The exhibition, called “Contraband,” includes everything you’d expect to find at JFK: Cuban cigars, pirated DVDs, bongs and hand grenades. Also, there were animal parts and heroin. You’ll have to decide for yourself what’s strangest, but here are MSNBC’s thoughts:

So what’s the strangest thing in Simon’s new “Contraband” show? Hard to say, but the horse sausage and cow manure tooth powder have to be up at the top of the list.

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[photo by 16 Miles of String via Flickr]

St Barths on shoe leather and a thumb

Before I left Eden Rock, on St. Barths, in search of the local tobacconist, I was told: “You can’t get lost.” Usually, when I hear that, I wind up making some wrong turn or other directional blunder.

The route from Eden Rock to Village Creole, where I planned to cut and light a cigar at La Casa del Habano, consisted of only one road. I just didn’t notice the sprawling shopping complex as I walked past it. The light drizzle soon became rain and then a downpour as I walked in frustration, searching for a place that was behind me.

At the next available business – a bar – I cobbled together enough French to learn I’d missed the shop. Sighing as I turned, the local took pity on me and called for my attention. Sopping and defeated, I turned around to experience advice so warm it actually took the sting out of the rain. He suggested that I hitchhike back to Village Creole. And, if nobody picked me up by the time he finished his beer, he’d scoop me off the streets and deliver me to La Casa del Habano.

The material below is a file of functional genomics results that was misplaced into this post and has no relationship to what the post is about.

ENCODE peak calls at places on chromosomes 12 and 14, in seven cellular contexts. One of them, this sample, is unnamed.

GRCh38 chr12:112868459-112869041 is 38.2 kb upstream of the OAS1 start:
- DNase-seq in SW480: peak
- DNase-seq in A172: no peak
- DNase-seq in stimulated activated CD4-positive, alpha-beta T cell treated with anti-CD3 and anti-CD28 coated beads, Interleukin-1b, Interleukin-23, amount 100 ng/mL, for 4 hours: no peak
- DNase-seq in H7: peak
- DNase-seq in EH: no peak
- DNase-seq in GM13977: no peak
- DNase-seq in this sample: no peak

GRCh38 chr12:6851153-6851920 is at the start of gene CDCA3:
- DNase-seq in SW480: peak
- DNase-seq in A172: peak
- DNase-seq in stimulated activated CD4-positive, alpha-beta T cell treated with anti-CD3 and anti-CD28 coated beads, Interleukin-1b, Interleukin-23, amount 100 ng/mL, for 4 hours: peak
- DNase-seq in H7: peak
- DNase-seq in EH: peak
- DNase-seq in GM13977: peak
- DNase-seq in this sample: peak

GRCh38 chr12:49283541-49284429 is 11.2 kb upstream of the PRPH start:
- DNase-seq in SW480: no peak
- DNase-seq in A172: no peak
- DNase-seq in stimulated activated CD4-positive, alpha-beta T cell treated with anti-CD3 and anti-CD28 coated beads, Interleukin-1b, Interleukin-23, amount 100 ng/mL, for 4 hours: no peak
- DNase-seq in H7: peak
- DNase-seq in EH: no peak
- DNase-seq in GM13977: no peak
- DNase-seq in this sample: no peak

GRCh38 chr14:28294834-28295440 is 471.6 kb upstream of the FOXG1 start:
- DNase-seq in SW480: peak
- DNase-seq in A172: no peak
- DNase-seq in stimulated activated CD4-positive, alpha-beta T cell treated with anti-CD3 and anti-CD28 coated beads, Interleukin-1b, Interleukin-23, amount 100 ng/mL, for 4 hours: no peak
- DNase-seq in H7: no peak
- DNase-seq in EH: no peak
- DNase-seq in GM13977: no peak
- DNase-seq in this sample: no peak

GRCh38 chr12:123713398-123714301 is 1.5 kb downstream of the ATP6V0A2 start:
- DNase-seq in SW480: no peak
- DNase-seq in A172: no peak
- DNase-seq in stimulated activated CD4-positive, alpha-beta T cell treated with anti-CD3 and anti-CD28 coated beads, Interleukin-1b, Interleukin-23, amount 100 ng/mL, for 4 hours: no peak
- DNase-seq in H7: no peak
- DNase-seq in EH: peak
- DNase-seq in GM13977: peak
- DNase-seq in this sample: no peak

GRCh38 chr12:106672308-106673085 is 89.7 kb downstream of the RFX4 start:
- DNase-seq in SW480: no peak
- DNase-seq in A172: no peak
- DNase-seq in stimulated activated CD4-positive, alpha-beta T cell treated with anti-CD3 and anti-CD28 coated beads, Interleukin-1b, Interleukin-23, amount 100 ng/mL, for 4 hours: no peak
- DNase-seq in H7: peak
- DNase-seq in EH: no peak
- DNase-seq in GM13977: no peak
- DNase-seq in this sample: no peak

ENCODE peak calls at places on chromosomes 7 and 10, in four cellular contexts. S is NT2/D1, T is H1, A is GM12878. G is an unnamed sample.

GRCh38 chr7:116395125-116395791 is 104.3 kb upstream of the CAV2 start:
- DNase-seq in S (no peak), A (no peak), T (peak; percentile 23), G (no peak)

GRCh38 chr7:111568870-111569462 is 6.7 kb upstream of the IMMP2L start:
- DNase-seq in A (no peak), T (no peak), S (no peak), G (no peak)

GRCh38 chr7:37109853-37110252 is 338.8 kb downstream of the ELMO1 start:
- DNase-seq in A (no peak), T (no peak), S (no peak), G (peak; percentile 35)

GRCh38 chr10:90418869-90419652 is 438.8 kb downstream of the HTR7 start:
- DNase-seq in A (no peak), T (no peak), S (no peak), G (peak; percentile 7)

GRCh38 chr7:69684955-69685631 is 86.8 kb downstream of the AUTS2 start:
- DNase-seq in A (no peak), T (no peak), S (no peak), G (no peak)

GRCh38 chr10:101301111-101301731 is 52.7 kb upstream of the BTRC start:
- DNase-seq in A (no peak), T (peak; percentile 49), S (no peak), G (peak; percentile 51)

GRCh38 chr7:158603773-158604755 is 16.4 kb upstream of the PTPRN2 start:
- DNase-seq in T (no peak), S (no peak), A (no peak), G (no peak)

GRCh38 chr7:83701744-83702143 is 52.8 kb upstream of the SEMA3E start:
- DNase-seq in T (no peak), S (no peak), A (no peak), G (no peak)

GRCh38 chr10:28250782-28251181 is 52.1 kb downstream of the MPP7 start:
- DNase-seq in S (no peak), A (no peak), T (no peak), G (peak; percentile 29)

Somewhat uplifted, I ventured back to the sidewalk, wary of the splash threat from passing cars and trucks – I’d already fallen victim several times. It may seem like a dicey proposition, but I was told that hitchhiking is both common and safe on St. Barths. I was still nagged by the concerns of a lifetime of “Don’t talk to strangers” lectures, but I found a way to extend my thumb and arm. The first car passed, but the second picked me up. It took about two minutes to get a ride.

I never got his name, but there was hardly time. I couldn’t have been in the shotgun seat for five minutes before we reached my destination, which wasn’t as far away as I’d thought.

Kindly, the driver – who had the rugged skin, hands and muscles of a laborer but the long, curly blond hair and relaxed demeanor of Hollywood’s interpretation of a surfer – pulled into the parking space closest to the cigar shop. He asked for nothing in return for his time and trouble. Matter-of-factly, he said goodbye, and we went our separate ways.

It can be a tough leap for Americans raised to believe that hitchhiking is akin to inviting a homicide. If you want to try it once in as risk-free an environment as you’ll find, do it on St. Barths – it really is the easiest way to get around.